Venturing into counseling for the first time can be quite stressful just in and of itself. For most people who decide to seek counseling the first time, the unfamiliar process can feel stressful in addition to whatever stressors are already happening. If you are unfamiliar with the process, you might have some wrong ideas and unrealistic expectations of both the counselor and the counseling process. Here are some common unrealistic expectations and myths about counseling and then truths about counseling follow.
A counselor is not…
… a magic ball that can foresee the future. Often, a counselor will get questions such as, “How long will this take?” or “I only need a few sessions, right?” Certainly there are times when, as a counselor, you can reasonably say that this process for this issue is going to take a good while in counseling to work through. But that is as far as a counselor can go and be comfortable in predicting the length of therapy.
… a referee. Especially in couples counseling, people will have the wrong idea that a counselor is present to negotiate or referee an argument. The counselor’s task is to help you understand and manage the dynamics between both of you so you can better resolve the content of your argument.
… a magic pill with instant solutions. People will often come to counseling wanting a few “to do” things thinking that will resolve their issues. It is rarely that simple, in fact, it is so rare that when that happens a counselor has a hard time trusting it. Issues such as low self-worth don’t manifest overnight and so they won’t resolve overnight either. Some hurts do happen in an instant but still take significant time and effort to work through.
… free. In a perfect world, counseling would be free. Or, the person who caused the pain would pay for it. That usually doesn’t happen either. While counseling is a calling, it is also a profession, and it is the counselor’s financial support. Counselors spend a minimum of six years in college completing two degrees. Sometimes, if the office is within a church building, people assume that the church pays the counselor. That is usually not the case.
A counselor is….
… someone who will walk with you on the journey to healing. A counselor considers it a great honor to take this journey with someone. We know that it can be daunting, scary, emotional, and challenging. It is also a growing experience and deeply rewarding. “Yet I am always with you; you hold me by my right hand. You guide me with your counsel, and afterward you will take me into glory.” (Ps. 73:23)
… someone who can teach you to challenge old/damaging ways of thinking and relating to others. A counselor will help you examine self-talk and the stories you tell yourself. Then, we will challenge them and speak truth over the lies. “Be transformed by the renewing of your mind, so that you may prove what the will of God is.” (Rom. 12:2 NIV)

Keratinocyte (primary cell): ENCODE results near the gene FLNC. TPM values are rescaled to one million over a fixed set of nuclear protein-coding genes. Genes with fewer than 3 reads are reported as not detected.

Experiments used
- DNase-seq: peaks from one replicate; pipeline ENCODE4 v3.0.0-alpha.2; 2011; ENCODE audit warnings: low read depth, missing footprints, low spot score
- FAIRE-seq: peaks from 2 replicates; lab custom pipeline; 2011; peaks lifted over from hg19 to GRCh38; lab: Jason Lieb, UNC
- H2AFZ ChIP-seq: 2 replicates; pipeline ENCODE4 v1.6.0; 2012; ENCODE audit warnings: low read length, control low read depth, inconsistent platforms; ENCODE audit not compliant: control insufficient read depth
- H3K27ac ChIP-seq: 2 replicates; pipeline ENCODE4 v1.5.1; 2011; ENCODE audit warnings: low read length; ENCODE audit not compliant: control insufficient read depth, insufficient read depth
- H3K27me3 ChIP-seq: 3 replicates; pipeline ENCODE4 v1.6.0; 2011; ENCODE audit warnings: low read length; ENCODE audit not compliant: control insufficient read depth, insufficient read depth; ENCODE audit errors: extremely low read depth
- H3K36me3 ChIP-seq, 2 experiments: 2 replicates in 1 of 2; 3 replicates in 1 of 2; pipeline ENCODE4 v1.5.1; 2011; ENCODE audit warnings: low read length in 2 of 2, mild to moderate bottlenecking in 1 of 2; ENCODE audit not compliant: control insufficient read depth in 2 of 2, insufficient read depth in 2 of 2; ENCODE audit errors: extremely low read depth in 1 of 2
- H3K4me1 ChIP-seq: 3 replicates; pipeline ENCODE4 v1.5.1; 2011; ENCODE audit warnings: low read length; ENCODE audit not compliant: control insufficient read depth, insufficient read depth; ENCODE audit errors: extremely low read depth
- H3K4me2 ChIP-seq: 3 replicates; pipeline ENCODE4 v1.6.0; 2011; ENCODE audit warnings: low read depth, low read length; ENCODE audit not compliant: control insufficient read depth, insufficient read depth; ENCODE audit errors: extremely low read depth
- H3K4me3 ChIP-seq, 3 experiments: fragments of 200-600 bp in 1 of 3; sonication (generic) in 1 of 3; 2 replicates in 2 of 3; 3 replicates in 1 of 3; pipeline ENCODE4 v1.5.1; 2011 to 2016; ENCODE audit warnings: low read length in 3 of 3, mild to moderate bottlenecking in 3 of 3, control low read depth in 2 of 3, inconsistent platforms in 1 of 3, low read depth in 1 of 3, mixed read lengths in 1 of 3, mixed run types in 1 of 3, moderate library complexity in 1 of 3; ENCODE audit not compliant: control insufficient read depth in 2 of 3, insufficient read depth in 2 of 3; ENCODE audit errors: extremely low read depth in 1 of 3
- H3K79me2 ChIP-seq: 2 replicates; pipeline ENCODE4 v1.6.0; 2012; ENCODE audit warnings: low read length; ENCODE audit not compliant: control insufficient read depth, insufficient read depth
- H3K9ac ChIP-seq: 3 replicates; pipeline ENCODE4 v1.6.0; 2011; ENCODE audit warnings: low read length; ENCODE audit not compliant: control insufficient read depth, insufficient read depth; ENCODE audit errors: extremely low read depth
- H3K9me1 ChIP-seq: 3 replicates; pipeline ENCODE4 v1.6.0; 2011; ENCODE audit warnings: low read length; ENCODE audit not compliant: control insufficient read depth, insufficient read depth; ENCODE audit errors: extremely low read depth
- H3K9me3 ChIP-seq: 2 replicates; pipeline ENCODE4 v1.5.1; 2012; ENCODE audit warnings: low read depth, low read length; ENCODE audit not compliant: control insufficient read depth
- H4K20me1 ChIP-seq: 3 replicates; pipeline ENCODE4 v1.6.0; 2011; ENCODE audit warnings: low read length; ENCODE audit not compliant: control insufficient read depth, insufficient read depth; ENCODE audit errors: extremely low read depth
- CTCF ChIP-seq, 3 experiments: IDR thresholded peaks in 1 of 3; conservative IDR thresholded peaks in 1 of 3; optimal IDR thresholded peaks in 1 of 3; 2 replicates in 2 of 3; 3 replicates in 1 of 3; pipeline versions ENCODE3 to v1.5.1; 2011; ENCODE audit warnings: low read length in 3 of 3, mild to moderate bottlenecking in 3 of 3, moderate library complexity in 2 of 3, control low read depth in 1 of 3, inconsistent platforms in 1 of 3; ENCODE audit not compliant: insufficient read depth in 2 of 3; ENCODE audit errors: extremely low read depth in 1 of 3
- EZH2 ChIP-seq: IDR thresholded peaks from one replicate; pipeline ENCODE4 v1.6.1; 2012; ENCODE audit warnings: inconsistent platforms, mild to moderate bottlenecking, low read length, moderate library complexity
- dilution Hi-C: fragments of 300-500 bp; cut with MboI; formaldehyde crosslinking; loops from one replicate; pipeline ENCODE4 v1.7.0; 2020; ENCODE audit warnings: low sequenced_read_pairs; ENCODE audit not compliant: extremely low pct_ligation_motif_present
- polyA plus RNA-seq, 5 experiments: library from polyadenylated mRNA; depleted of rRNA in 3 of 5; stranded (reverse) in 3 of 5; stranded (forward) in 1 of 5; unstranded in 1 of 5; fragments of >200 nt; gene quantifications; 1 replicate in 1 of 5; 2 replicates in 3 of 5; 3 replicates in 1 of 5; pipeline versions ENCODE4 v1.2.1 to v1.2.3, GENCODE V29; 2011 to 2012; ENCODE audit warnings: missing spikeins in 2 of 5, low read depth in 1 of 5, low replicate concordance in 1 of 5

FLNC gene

… someone who can help you communicate better. There are skills (such as seeking first to understand, emotional responding, and clarifying with humility) that you can learn that will help you communicate better with the people around you. “Everyone must be quick to hear, slow to speak and slow to anger.” (James. 1:19 NIV) “He who guards his mouth and his tongue, guards his soul from troubles.” (Prov. 21:23 NIV)
… someone who will meet you where you are. There is no judgment when you come to a counselor. As counselors, we are not looking for perfect answers from you. We want the real answer from you. We are all in need of grace and mercy. “Trust in the Lord with all your heart and do not lean on your own understanding.” (Prov. 3:5 NIV)
… someone who will believe in you (in your pain and your capabilities). Oftentimes, the therapeutic relationship, the relationship between you and your counselor, is healing. Have you ever felt better simply because someone believed in you? “Let us draw near with confidence to the throne of grace, so that we may receive mercy and find grace to help in time of need.” (Heb. 5:16 NIV)
… someone who will help you connect the dots between how past wounds affect present living. Doing this helps open up options in how to respond to people and situations. A counselor will help you identify these options but they will not decide for you what option you should take. This component of counseling also helps you to discover and express what you are feeling. It will not make the feelings go away. “Let us run with endurance the race that is set before us, fixing our eyes on Jesus, the author and perfecter of faith, who for the joy set before Him endured the cress, despising shame, and has sat down at the right hand of the throne of God.” (Heb. 12:1b-2 NIV)
If you want or need counseling to address issues or relationships that are creating problems in your life, please call us at the Rush Creek Counseling Center at 817-704-6991 or visit our website at www.rushcreekcounseling.org.